A Fund of One's Own Separately managed accounts offer more control and some tax advantages, but you'll pay for those privileges
(MONEY Magazine) – Wouldn't it be neat if you could get the benefits of mutual funds without having to worry about market timers swooping in and out of your portfolio, siphoning off profits? And wouldn't it be even better if you could also customize your holdings to reflect your particular financial needs?
That's the latest pitch for separately managed accounts (SMAs). These vehicles are portfolios of securities handled by a money manager that you pick with the help of a broker or other adviser. As with a mutual fund, your money is invested in a diversified group of stocks or bonds, but with a major difference: Instead of being one of thousands of investors in a mutual fund, you and you alone own the securities in your managed account--and only you can put money in or take it out. In effect, you've got your own private mutual fund, which eliminates the potential for market-timing abuses and also allows you to tailor your account's holdings.
Formerly limited to investors with upwards of $1 million to invest, separately managed accounts are now available to anyone who can come up with $100,000. Some firms have even lower minimums. The gate to Smith Barney's managed accounts swings open for $50,000, while Denver-based Curian Capital requires just $25,000.
But before you consider dumping your mutual funds for the cachet of having your very own money manager, you'll want to take a closer look at how these accounts actually work and what drawbacks they may have.
THE PERSONAL TOUCH
Some investors are drawn to the idea of managed accounts because they think they'll get direct access to a money manager--someone whose brain they can pick for insights into the current market or specific industries or stocks. Well, you aren't likely to get face time--or even regular phone contact--with the money manager. Private managers typically run thousands, even tens of thousands, of accounts. "It's impractical to think you can call the money manager at any time," says Jack Sharry, President of the private-client group at Phoenix Investment Partners, which manages mutual funds as well as some 30,000 SMAs. If every SMA client called, he says, "the manager wouldn't have time to actually pick stocks and manage the portfolio."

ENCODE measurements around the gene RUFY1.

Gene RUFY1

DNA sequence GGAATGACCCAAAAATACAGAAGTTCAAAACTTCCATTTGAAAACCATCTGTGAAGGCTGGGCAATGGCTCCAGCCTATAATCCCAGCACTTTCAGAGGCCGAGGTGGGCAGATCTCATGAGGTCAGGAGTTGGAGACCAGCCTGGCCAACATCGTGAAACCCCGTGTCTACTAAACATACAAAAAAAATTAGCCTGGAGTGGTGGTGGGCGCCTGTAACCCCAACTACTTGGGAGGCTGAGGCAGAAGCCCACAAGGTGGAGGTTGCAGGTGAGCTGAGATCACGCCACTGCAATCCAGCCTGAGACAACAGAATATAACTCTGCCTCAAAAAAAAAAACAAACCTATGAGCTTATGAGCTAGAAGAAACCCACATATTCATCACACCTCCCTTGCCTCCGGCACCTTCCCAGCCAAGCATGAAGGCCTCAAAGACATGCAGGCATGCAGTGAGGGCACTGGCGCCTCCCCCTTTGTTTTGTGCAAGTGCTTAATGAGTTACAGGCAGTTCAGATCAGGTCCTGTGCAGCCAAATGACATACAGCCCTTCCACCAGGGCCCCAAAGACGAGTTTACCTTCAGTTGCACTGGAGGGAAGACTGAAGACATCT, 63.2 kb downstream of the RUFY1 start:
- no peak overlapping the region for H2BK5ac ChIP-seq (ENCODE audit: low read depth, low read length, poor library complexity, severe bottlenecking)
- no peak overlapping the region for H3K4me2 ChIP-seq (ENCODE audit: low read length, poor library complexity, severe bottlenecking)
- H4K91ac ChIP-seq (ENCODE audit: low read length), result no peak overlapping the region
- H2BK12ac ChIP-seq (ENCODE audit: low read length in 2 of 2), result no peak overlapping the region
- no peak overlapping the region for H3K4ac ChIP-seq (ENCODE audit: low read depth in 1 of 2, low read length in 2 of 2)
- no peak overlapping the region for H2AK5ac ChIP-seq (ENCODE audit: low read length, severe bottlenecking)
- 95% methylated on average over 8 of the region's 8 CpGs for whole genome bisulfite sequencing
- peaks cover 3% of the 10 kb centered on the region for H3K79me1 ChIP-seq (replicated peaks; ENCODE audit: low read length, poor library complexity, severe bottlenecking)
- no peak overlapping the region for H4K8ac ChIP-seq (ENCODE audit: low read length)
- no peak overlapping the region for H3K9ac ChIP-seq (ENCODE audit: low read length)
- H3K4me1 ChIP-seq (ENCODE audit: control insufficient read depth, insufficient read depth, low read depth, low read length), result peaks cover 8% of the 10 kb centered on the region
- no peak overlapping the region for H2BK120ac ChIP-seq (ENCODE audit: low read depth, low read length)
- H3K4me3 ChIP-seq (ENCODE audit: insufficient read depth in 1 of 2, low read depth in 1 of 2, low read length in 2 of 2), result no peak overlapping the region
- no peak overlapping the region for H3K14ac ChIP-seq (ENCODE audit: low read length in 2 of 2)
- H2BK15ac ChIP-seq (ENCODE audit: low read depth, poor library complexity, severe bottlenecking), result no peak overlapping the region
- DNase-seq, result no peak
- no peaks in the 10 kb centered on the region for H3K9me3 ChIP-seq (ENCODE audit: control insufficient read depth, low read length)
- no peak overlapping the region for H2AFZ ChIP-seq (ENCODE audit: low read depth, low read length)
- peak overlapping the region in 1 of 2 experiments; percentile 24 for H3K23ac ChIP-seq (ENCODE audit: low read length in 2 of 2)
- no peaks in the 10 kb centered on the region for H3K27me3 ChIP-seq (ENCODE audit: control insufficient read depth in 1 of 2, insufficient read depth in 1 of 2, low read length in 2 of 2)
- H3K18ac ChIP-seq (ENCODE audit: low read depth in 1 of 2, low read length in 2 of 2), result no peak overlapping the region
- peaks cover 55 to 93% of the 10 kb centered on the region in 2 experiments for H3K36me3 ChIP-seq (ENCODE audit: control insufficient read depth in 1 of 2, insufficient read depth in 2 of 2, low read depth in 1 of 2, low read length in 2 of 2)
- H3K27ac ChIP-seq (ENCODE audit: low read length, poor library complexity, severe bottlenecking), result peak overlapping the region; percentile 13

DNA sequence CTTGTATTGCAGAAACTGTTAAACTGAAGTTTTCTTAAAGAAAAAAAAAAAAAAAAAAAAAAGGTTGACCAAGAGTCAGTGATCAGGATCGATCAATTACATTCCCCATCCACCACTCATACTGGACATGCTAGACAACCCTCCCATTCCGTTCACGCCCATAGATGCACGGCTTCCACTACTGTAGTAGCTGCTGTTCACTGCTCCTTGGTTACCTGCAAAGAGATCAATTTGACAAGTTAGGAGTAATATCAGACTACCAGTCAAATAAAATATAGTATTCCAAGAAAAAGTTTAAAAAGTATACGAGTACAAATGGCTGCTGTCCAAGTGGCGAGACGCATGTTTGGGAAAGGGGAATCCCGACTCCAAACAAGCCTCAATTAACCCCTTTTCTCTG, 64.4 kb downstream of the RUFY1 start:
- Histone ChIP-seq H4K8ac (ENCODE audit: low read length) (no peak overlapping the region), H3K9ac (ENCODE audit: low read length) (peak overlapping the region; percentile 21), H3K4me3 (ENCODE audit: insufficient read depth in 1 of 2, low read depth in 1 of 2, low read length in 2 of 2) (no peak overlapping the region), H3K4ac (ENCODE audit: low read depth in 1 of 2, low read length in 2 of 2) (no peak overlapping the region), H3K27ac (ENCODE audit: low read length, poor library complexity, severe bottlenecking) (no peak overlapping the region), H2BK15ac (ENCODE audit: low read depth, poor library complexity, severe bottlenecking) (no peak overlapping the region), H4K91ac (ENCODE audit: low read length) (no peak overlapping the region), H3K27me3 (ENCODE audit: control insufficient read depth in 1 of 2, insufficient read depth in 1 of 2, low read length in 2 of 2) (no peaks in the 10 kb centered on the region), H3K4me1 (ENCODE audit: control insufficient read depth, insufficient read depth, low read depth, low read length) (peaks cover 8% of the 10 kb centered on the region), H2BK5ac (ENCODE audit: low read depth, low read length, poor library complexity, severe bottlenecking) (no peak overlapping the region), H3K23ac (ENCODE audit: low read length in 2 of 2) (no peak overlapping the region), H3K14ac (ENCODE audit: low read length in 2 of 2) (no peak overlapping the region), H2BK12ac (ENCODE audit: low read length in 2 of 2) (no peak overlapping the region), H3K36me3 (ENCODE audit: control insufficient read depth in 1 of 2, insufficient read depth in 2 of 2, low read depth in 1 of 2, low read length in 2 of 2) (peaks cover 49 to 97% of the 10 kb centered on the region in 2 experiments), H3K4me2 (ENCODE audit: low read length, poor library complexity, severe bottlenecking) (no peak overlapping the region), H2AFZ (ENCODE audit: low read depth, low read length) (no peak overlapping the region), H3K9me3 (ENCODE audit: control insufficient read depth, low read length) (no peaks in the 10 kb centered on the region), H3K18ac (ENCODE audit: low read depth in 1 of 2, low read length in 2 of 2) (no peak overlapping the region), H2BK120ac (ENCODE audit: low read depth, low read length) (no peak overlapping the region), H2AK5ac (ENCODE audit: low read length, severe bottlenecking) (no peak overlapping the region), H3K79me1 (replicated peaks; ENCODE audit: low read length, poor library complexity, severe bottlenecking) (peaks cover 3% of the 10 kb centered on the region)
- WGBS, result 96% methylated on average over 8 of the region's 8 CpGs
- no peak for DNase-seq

That said, most companies that handle managed accounts have representatives who field questions from investors. And most SMA programs give investors access to their account holdings online, allowing them to see every security they own as well as the performance of the portfolio overall. Many firms also send weekly e-mails that detail recent buys and sells, as well as the rationale for the transactions. Mutual funds, by contrast, are required by law to disclose their holdings only twice a year and rarely disclose them more often than quarterly.
Managed accounts also offer some leeway for customization--although, at the risk of sounding Clintonesque, that depends on what you mean by customization. If you think the manager is going to handpick a unique set of securities for each investor ("Hmm, that Updegrave guy hates overpaying for growth, so I better scale back on high P/E tech stocks in his account..."), you're mistaken. In reality, the portfolio manager buys a huge slug of, say, Microsoft, and then spreads it among all the accounts.